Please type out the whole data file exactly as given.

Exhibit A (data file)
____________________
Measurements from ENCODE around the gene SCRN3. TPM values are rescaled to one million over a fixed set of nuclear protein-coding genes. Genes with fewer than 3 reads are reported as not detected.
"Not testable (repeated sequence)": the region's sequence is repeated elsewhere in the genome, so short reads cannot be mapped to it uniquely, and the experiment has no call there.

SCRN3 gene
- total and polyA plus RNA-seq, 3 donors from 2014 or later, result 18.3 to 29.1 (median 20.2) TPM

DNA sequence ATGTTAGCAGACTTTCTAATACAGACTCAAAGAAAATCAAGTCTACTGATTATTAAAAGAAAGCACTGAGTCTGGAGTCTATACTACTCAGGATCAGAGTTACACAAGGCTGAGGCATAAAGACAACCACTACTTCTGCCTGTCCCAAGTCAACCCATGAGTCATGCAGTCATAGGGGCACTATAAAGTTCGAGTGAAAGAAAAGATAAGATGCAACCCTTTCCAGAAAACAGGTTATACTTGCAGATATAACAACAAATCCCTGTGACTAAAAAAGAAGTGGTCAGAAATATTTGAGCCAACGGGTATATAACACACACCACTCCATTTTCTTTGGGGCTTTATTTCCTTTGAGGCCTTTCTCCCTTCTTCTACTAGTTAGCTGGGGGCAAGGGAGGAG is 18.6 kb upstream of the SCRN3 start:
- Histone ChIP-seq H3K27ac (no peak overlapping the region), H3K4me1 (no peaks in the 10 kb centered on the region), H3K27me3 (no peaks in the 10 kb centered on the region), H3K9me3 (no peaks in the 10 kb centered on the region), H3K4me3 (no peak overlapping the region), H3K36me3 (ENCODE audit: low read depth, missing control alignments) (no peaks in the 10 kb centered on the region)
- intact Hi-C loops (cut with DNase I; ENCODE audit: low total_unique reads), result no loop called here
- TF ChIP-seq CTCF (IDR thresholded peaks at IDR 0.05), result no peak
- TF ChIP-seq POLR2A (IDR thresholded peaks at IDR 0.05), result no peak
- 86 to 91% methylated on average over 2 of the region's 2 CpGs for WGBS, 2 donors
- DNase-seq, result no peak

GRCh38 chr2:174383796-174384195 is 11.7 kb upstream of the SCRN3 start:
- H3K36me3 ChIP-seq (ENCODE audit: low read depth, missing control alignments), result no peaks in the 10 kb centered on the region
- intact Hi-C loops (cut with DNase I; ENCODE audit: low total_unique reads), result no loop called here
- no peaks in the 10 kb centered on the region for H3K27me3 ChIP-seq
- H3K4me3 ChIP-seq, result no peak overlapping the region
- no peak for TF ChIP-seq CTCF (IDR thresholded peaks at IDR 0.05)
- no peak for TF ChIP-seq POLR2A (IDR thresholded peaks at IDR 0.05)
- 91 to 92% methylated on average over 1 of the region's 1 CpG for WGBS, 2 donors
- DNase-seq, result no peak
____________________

Measurements from ENCODE around the gene SCRN3. TPM values are rescaled to one million over a fixed set of nuclear protein-coding genes. Genes with fewer than 3 reads are reported as not detected.
"Not testable (repeated sequence)": the region's sequence is repeated elsewhere in the genome, so short reads cannot be mapped to it uniquely, and the experiment has no call there.

SCRN3 gene
- total and polyA plus RNA-seq, 3 donors from 2014 or later, result 18.3 to 29.1 (median 20.2) TPM

DNA sequence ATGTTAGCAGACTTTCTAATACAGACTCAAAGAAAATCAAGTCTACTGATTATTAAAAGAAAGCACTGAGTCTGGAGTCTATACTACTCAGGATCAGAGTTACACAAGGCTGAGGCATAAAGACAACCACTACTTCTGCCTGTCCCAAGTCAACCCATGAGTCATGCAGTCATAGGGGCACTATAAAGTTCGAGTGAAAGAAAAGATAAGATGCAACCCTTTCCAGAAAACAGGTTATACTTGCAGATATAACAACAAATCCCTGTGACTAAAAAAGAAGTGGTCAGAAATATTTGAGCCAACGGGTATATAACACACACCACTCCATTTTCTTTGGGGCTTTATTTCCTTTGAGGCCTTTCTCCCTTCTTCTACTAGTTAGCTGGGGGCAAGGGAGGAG is 18.6 kb upstream of the SCRN3 start:
- Histone ChIP-seq H3K27ac (no peak overlapping the region), H3K4me1 (no peaks in the 10 kb centered on the region), H3K27me3 (no peaks in the 10 kb centered on the region), H3K9me3 (no peaks in the 10 kb centered on the region), H3K4me3 (no peak overlapping the region), H3K36me3 (ENCODE audit: low read depth, missing control alignments) (no peaks in the 10 kb centered on the region)
- intact Hi-C loops (cut with DNase I; ENCODE audit: low total_unique reads), result no loop called here
- TF ChIP-seq CTCF (IDR thresholded peaks at IDR 0.05), result no peak
- TF ChIP-seq POLR2A (IDR thresholded peaks at IDR 0.05), result no peak
- 86 to 91% methylated on average over 2 of the region's 2 CpGs for WGBS, 2 donors
- DNase-seq, result no peak

GRCh38 chr2:174383796-174384195 is 11.7 kb upstream of the SCRN3 start:
- H3K36me3 ChIP-seq (ENCODE audit: low read depth, missing control alignments), result no peaks in the 10 kb centered on the region
- intact Hi-C loops (cut with DNase I; ENCODE audit: low total_unique reads), result no loop called here
- no peaks in the 10 kb centered on the region for H3K27me3 ChIP-seq
- H3K4me3 ChIP-seq, result no peak overlapping the region
- no peak for TF ChIP-seq CTCF (IDR thresholded peaks at IDR 0.05)
- no peak for TF ChIP-seq POLR2A (IDR thresholded peaks at IDR 0.05)
- 91 to 92% methylated on average over 1 of the region's 1 CpG for WGBS, 2 donors
- DNase-seq, result no peak